The last bull market for US stocks was about to end on Thursday afternoon, with the S&P 500 index holding shy of the threshold indicating bearish territory.
S&P 500 SPX Index,
It fell 73 points, or 1.9%, to 3,860.88 in afternoon trade, after Wednesday ending about 18% below its record close in early January. A finish below 3,837.25 would represent a 20% drop, according to Dow Jones market data, meeting the widely used technical definition of a bear market.
The S&P 500 entered correction territory – down 10% from its recent peak – last month, its second breakout this year. A tough April for stocks was followed by an ugly May, as stocks struggled as investors continue to dump big tech stocks and other pandemic darlings amid investor concerns about inflation that remains historically hot and the Federal Reserve moves to quickly raise interest rates and tighten monetary policy in an effort to control price pressures.
Eagerly awaited hopes for consumer price inflation in April on Wednesday will show inflation has peaked, helping to stabilize the ship and offering little consolation to nervous investors. While the annual inflation pace slowed to 8.3% from 8.5% in March, it was still hotter than the 8.1% reading economists had expected. Moreover, the core CPI reading, which excludes food and energy, showed an unexpected monthly rise.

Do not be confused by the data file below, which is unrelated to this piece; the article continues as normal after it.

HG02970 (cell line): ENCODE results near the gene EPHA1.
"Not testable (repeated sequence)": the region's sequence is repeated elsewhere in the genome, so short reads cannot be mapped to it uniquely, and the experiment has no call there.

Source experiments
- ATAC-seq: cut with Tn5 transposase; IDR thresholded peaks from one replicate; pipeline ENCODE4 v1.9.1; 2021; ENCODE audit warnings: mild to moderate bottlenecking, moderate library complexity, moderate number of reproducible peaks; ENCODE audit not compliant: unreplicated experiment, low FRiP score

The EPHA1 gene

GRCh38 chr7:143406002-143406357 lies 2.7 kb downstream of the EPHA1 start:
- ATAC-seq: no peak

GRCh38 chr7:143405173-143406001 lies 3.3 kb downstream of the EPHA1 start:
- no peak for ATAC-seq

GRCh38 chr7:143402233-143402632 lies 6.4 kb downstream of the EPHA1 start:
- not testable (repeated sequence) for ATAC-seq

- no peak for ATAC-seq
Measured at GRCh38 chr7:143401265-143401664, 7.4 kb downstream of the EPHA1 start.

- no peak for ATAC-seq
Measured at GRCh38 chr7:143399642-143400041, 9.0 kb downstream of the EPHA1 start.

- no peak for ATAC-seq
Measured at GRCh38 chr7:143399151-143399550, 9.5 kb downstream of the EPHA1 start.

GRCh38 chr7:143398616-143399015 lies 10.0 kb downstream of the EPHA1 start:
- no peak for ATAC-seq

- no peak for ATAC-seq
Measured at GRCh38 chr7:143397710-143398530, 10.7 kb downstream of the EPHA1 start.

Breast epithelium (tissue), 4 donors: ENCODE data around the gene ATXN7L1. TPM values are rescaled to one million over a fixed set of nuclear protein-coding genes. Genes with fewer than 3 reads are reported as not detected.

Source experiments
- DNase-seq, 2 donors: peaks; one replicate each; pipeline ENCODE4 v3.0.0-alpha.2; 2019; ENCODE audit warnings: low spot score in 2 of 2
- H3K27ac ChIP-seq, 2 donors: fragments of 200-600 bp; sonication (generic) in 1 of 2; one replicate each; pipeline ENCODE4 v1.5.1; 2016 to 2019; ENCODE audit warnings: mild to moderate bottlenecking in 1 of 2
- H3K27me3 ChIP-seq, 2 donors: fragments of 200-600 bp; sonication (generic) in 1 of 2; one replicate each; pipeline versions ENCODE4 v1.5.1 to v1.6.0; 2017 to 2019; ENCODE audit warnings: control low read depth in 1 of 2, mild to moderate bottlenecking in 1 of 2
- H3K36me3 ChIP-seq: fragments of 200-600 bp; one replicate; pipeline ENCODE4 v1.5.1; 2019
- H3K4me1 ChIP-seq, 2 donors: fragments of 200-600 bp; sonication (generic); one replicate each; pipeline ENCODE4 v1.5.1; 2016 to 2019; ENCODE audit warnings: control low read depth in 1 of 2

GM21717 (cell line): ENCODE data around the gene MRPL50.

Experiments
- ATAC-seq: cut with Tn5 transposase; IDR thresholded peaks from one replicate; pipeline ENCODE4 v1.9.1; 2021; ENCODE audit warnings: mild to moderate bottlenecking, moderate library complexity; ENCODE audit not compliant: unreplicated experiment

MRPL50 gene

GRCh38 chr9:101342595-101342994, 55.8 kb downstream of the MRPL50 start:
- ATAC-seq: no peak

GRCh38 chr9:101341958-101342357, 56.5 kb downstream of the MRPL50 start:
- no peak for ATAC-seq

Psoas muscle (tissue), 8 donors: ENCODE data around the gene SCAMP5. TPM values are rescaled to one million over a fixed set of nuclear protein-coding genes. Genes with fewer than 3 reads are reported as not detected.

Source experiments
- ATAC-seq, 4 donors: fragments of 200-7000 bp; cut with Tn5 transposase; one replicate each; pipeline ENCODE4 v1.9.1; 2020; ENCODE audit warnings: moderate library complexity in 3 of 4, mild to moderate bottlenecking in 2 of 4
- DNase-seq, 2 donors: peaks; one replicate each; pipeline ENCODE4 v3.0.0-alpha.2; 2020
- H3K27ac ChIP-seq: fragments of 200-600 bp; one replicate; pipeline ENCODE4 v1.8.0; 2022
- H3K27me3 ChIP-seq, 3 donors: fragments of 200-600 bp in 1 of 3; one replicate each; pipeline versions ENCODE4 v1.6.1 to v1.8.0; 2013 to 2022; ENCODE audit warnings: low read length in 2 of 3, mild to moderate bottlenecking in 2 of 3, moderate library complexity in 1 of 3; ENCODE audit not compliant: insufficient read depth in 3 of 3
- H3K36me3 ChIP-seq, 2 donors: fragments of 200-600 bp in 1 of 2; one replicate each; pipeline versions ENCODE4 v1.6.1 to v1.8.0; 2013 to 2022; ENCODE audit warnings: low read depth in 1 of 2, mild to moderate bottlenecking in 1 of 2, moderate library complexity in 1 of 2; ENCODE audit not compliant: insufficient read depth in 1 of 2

Read: What’s next for stocks and bonds after inflation data fails to provide a ‘watering moment’
The S&P 500 is down 6.5% so far in May, while the high-tech Nasdaq Composite is down,
which entered a bear market earlier this year, is down 9.6% so far in May and the leading DJIA Dow Jones Industrial Average,
It decreased by about 5.2%.
The S&P 500 ended its last bull market on March 12, 2020, as the outbreak of the COVID-19 pandemic sent stocks tumbling. The bottom of the pandemic-inspired bear market came on March 23, 2020, with the S&P 500 index down 33.9% from the bull market peak on February 19, 2020.
Based on numbers going back to 1929, the average bear sees a peak bear market decline of 33.5%, and an average decline of 33.2%, according to Dow Jones market data. On average, it took 80 trading days for the S&P 500 to bottom out after entering a bear market — and an average of 52 trading days, the data showed.
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